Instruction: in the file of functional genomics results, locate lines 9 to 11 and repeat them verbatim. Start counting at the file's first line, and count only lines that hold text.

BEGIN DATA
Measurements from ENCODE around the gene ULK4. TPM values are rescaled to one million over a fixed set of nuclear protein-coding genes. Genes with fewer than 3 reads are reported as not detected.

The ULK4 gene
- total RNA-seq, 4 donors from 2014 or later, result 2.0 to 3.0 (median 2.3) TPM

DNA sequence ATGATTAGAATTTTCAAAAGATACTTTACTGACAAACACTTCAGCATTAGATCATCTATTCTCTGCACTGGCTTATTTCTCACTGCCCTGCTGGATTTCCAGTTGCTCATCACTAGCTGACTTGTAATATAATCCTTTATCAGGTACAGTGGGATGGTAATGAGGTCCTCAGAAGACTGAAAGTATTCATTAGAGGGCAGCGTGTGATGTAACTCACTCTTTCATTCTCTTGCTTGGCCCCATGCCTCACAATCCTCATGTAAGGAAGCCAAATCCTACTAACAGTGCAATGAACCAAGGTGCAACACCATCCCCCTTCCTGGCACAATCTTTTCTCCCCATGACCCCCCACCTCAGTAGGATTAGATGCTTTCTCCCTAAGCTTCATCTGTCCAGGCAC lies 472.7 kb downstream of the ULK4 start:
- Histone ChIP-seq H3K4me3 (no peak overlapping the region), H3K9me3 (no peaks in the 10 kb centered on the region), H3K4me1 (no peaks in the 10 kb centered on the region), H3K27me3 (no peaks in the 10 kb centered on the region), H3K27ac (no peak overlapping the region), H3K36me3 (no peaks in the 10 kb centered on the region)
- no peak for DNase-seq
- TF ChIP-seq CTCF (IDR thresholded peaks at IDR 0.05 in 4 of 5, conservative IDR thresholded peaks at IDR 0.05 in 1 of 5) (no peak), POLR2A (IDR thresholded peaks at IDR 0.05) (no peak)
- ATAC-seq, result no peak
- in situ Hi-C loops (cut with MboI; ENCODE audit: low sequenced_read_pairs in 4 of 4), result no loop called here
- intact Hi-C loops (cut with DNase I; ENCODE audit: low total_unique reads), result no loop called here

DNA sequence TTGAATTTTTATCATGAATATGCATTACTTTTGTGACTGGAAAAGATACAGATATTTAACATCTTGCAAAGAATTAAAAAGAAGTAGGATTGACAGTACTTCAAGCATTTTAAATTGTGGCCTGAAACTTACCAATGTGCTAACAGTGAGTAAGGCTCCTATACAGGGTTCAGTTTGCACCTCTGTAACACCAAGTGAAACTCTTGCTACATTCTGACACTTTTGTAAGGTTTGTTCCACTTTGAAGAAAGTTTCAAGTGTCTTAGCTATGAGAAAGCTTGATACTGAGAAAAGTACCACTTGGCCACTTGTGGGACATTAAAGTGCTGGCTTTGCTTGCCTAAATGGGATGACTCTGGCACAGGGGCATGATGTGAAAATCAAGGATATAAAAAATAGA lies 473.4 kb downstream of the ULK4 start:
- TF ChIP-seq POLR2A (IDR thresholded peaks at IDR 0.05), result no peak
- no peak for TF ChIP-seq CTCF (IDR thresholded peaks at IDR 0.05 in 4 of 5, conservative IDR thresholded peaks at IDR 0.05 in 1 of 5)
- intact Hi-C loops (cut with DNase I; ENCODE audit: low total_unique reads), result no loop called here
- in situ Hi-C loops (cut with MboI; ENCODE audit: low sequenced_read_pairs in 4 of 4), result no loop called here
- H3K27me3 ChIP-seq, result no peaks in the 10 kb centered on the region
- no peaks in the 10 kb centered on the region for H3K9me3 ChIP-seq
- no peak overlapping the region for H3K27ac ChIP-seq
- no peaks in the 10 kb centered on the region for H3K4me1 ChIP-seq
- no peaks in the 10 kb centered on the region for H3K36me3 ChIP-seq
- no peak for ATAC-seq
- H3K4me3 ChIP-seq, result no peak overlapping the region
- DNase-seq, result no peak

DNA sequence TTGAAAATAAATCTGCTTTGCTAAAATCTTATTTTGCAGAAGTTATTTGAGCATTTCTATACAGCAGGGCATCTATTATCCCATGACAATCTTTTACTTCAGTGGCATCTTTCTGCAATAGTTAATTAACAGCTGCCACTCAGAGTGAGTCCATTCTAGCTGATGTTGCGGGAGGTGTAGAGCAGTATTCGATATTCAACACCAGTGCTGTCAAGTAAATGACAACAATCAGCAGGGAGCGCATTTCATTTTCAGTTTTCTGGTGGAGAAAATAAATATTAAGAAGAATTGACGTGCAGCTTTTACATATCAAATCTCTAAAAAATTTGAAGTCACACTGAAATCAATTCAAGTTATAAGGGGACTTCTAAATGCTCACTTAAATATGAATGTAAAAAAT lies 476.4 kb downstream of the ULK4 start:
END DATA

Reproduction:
- in situ Hi-C loops (cut with MboI; ENCODE audit: low sequenced_read_pairs in 4 of 4), result no loop called here
- intact Hi-C loops (cut with DNase I; ENCODE audit: low total_unique reads), result no loop called here

DNA sequence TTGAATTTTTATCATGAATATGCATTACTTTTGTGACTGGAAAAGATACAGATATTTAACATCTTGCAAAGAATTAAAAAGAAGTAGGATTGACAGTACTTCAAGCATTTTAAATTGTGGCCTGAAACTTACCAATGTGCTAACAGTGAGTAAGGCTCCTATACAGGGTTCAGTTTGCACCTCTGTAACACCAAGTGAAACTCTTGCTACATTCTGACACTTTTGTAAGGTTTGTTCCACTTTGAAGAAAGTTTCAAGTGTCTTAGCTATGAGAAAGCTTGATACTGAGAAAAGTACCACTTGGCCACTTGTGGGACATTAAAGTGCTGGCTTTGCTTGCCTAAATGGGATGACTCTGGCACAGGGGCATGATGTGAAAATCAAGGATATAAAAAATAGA lies 473.4 kb downstream of the ULK4 start: